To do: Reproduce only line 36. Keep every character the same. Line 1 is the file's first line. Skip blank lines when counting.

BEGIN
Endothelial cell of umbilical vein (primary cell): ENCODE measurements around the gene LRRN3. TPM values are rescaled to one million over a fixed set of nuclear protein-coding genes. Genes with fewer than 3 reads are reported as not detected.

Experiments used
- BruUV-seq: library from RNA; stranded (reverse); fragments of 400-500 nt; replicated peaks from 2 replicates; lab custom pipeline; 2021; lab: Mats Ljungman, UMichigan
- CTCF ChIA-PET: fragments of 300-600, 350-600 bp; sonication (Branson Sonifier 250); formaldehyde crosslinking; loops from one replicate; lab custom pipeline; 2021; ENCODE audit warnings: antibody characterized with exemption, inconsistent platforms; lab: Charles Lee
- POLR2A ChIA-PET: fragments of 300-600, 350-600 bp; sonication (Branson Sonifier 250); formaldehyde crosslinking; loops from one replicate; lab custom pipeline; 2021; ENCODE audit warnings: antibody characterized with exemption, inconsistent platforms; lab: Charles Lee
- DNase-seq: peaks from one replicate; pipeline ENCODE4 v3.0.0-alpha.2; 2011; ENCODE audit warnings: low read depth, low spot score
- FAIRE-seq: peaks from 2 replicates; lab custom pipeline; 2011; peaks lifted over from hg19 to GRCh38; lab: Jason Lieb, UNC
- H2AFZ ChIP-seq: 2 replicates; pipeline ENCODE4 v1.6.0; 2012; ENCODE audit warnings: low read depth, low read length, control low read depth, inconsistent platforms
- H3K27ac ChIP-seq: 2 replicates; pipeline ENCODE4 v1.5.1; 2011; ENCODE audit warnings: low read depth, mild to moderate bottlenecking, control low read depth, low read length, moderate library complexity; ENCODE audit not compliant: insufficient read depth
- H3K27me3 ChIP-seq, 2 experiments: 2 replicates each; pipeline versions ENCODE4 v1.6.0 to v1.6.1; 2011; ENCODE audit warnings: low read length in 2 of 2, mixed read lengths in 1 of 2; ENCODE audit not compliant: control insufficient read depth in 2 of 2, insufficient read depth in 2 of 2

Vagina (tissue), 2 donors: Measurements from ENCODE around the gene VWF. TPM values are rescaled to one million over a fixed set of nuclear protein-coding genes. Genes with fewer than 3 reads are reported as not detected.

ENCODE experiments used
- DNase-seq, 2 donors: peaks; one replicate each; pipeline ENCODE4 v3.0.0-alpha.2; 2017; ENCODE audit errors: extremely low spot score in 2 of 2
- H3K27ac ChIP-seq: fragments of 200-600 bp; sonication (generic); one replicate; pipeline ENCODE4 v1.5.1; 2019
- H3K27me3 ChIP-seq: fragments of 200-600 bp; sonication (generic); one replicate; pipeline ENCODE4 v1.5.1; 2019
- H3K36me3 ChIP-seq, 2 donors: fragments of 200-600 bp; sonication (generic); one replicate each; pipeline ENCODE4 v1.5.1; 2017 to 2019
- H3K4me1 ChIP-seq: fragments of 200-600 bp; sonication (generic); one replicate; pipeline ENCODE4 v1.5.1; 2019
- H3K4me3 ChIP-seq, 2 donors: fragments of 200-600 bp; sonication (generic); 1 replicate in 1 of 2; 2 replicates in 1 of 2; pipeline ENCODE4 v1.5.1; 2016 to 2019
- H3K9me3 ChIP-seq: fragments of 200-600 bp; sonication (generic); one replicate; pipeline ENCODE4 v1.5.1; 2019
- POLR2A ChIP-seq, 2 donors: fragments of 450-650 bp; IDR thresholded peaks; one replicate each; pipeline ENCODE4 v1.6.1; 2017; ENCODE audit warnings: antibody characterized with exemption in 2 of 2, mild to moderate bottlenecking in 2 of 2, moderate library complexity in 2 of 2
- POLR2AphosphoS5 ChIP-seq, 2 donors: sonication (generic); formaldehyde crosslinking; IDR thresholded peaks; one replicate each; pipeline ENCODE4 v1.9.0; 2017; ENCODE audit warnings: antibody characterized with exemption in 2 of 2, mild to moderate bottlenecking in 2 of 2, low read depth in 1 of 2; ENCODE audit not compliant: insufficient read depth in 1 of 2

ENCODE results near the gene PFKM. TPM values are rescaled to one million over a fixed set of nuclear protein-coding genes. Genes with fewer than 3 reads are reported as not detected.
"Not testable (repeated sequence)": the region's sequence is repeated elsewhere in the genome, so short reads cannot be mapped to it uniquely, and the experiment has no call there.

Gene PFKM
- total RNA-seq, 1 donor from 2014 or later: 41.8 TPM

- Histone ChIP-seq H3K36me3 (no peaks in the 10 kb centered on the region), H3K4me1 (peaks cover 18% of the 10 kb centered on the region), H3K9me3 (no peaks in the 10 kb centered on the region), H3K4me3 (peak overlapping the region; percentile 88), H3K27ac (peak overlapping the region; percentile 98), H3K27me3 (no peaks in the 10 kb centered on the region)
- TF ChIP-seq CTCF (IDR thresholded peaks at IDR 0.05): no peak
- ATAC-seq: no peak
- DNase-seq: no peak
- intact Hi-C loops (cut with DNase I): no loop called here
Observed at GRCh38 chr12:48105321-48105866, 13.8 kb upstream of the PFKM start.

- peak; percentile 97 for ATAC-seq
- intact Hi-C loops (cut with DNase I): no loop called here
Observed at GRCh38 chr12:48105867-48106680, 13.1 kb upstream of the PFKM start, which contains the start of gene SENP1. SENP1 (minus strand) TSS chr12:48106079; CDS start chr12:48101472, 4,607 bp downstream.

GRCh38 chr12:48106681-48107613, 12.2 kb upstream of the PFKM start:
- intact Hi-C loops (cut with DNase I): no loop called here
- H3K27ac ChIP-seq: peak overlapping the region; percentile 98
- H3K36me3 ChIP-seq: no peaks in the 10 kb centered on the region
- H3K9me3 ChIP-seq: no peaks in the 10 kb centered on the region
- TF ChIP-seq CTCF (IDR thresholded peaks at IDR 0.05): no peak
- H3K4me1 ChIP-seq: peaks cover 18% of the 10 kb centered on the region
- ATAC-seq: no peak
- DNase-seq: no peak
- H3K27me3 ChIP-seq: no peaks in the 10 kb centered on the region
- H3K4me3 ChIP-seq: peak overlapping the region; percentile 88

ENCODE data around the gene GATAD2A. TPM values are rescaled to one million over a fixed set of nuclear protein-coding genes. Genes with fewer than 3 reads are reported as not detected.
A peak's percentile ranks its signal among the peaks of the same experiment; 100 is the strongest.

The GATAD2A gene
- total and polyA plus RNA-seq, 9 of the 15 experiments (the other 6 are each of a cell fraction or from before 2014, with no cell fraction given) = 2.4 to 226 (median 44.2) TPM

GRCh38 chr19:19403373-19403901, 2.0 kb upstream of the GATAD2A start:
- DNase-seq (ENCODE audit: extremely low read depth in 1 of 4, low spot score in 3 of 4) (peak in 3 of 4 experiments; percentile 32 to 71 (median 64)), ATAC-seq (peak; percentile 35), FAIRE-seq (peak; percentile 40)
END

- intact Hi-C loops (cut with DNase I): no loop called here